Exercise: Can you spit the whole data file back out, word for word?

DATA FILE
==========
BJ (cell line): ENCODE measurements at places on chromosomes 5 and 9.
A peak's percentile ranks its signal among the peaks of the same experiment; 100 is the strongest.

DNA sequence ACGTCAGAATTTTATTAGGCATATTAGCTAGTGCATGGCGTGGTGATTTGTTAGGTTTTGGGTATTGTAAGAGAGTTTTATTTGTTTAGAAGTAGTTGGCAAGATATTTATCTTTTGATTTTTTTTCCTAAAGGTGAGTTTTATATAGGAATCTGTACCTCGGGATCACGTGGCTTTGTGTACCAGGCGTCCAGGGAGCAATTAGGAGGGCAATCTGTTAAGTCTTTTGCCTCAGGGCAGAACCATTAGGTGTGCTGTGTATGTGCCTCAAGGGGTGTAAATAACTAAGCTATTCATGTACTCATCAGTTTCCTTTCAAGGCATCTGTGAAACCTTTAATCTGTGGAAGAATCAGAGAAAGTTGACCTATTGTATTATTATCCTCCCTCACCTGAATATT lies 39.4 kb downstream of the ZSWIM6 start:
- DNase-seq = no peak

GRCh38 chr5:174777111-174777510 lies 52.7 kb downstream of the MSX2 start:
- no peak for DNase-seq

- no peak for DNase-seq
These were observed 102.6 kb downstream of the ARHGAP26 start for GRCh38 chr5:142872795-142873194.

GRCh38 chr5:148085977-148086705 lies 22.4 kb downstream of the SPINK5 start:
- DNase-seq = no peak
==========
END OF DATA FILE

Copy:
BJ (cell line): ENCODE measurements at places on chromosomes 5 and 9.
A peak's percentile ranks its signal among the peaks of the same experiment; 100 is the strongest.

DNA sequence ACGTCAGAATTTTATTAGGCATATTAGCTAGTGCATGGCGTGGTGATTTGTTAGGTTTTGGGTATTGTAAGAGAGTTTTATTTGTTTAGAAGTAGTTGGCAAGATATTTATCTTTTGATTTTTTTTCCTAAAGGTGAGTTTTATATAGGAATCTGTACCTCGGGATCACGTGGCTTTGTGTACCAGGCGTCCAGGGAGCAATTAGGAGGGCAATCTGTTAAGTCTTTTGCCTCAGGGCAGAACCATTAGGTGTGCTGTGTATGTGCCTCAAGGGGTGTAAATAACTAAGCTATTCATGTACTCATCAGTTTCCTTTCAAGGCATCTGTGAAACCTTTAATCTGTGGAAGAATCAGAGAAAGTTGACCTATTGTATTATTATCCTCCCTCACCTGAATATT lies 39.4 kb downstream of the ZSWIM6 start:
- DNase-seq = no peak

GRCh38 chr5:174777111-174777510 lies 52.7 kb downstream of the MSX2 start:
- no peak for DNase-seq

- no peak for DNase-seq
These were observed 102.6 kb downstream of the ARHGAP26 start for GRCh38 chr5:142872795-142873194.

GRCh38 chr5:148085977-148086705 lies 22.4 kb downstream of the SPINK5 start:
- DNase-seq = no peak